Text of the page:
By Bill Short
The Millington School Board has unanimously approved a plan to reopen the system’s four schools on Aug. 10 offering a “hybrid” or an “all-virtual” option.
Board members took the action Monday night during their regular monthly meeting on a motion offered by Mark Coulter and seconded by Chris Denson.
During his monthly report to the board, Superintendent James “Bo” Griffin said student registration would continue the next day.
While noting that 1,690 students had already registered, he said 58 percent of them had chosen the “hybrid” and 41 percent the “all-virtual” option.
“Hats off to everyone for getting ready for school this year,” Griffin added. “I know the teachers have been in the last week and a half and have really been working hard to accomplish that. I’m very proud of all the work that everybody’s done.”
The superintendent said Tennessee Gov. Bill Lee has issued an executive order in which he “strongly recommended” that all sports “move forward.”
So, Griffin said that, on the recommendation of the Shelby County Health Department, “until further notice,” the school system would proceed with that the next day.
He also noted that the governor has called a special session of the Tennessee General Assembly for Aug. 10, because he is “very adamant” about helping educators obtain “liability protection” in the classroom.
“That’s very important,” he said. “We’re glad to see that. So, hopefully, in the special session, they will address that issue and take care of that.”
Griffin initially presented the 2020 Vision plan online during a July 7 “virtual” Town Hall meeting that was live-streamed on the school system’s Facebook page.
He has said the plan’s “guiding principle” is the students’ physical, academic, social-emotional and mental health, as well as the health and well-being of the staff.
The plan is designed to promote behaviors that reduce the spread of COVID-19 by maintaining a healthy environment and operations, while preparing the district to make any necessary academic or social adjustments.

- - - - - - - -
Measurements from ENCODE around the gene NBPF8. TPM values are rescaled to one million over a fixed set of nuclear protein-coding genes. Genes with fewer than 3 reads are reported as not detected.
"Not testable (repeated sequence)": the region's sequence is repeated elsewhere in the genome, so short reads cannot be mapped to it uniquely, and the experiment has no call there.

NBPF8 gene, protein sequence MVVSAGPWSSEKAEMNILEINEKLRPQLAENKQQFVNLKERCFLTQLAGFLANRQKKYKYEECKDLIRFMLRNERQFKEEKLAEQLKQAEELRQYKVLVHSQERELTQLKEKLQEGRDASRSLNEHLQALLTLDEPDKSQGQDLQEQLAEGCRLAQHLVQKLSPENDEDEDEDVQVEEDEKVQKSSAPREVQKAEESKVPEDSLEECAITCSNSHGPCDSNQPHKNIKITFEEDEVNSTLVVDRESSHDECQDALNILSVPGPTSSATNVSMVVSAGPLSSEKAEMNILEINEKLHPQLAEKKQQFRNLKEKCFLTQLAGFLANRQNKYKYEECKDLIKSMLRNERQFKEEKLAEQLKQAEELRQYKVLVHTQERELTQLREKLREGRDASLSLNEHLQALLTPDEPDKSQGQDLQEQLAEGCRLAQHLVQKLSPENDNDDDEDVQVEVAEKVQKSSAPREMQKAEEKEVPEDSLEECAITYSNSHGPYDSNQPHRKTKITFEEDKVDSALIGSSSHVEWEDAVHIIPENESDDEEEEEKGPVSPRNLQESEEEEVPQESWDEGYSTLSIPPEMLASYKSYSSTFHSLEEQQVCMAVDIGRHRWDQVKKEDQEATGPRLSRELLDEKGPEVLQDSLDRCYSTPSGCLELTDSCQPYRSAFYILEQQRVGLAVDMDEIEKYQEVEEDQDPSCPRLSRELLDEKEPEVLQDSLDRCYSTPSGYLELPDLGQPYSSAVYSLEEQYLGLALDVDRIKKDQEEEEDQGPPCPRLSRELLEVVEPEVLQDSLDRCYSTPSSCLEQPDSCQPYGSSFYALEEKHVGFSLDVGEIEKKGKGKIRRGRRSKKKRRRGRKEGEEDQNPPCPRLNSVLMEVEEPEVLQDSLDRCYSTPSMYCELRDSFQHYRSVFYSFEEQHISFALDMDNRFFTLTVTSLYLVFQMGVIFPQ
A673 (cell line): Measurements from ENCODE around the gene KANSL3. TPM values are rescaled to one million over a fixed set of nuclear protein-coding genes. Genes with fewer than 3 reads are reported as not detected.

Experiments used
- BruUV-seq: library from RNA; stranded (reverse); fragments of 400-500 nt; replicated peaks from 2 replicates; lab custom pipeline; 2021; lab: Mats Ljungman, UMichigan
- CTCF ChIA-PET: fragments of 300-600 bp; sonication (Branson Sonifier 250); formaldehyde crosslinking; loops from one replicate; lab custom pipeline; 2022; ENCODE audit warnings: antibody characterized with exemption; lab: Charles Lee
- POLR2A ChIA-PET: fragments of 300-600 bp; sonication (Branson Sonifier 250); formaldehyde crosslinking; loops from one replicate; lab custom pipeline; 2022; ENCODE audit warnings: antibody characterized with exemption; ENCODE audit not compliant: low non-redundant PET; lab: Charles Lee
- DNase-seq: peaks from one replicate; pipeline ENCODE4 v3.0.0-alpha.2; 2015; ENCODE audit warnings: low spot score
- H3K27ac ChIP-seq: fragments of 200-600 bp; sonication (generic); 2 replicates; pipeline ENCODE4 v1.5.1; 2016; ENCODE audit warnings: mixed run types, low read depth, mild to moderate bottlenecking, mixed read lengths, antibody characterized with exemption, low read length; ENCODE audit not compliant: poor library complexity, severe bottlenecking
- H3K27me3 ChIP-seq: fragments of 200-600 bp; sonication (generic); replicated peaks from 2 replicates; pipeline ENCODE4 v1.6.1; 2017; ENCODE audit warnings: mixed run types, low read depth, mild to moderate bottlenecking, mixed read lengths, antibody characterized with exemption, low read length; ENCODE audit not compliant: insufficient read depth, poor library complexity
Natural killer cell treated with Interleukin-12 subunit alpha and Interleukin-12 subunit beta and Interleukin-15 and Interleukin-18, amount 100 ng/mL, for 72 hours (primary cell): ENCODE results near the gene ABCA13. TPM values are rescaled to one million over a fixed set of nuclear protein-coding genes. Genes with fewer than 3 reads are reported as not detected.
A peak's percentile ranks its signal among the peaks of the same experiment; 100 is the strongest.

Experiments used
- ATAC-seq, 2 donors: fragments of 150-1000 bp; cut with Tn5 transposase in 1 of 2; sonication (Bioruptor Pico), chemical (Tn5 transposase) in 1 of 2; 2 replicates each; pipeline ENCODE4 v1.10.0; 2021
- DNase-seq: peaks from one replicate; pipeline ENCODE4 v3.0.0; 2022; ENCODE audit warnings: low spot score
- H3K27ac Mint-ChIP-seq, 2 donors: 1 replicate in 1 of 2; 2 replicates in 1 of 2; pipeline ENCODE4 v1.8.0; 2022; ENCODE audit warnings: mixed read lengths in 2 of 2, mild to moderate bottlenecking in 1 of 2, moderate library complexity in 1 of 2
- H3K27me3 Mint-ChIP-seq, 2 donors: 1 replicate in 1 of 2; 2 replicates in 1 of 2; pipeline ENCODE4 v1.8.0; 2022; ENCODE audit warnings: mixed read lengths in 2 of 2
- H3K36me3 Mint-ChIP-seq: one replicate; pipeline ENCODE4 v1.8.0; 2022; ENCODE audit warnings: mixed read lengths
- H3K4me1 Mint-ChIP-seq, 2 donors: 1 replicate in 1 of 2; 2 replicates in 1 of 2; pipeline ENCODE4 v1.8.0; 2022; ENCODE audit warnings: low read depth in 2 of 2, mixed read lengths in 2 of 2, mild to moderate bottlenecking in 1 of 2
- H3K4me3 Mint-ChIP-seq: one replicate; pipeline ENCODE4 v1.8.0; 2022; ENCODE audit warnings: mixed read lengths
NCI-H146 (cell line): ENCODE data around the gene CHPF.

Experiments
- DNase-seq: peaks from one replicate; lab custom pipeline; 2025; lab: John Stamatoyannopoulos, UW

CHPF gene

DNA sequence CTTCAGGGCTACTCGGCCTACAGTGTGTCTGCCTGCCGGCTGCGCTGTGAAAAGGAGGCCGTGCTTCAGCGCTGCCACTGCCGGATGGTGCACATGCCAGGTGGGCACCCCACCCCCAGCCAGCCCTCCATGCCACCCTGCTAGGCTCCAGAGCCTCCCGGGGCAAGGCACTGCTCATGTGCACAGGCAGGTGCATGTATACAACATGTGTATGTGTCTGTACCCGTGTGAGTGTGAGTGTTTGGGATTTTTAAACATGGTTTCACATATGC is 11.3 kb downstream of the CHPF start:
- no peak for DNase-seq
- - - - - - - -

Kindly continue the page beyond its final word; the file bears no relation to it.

It will adhere to the current approved 2020-21 academic calendar, while using all available health care precautions.
The plan consists of “operating scenarios” guided by the Centers for Disease Control, the state and local health departments and recommendations by the Tennessee Department of Education.
Griffin has said the “hybrid” system will limit the potential exposure time of students and staff, while allowing for increased sanitizing and cleaning.
Students in Pre-K through the second grade, and those who receive Special Education services for resource and/or co-teach, will attend school Monday through Thursday.
Functional Skills or Special Ed Pre-K students will attend Monday through Friday.
Students in grades 3-12 will attend two days a week. Those will be Monday and Wednesday for surnames beginning with A through J, while Tuesday and Thursday will be for K through Z.
Friday will be a day of virtual school for all but Functional Skills and Special Ed Pre-K students.
Griffin has said the “all-virtual” option is available to parents who have “strong reservations” about sending their children to school in person.
He has noted that the school district has a contract with Durham School Services, and it is regulated by requirements of the Tennessee Department of Transportation. Although busing will be available, it will be limited by social distancing requirements.
Griffin has encouraged parents to provide transportation for their children, if possible.
Classrooms will be set up so that students are seated 6 feet apart. Wearing a mask is expected while staff and students are in groups or transitioning.
Students and staff will be instructed in proper hand-washing techniques, as well as measures to prevent disease transmission.
Griffin has noted that the schools will have “structured time” for student hand washing, and hand-sanitizing stations will be available throughout all the buildings. The school district has also purchased “several pieces” of personal protective equipment.
While noting that nurses are available in all the schools, Griffin has said the district has a “strategy” for identifying children who display symptoms of illness. He has emphasized that children who have a fever or do not feel well need to stay at home.
The superintendent has said the district is in “constant contact” with the state and local health departments, and it will re-evaluate these plans every nine weeks.
He hopes that the “hybrid” system will only be necessary for the fall semester. And that, after the Christmas break, the district can get an “all-clear” from the health departments to resume a “full-time, face-to-face normal school day.”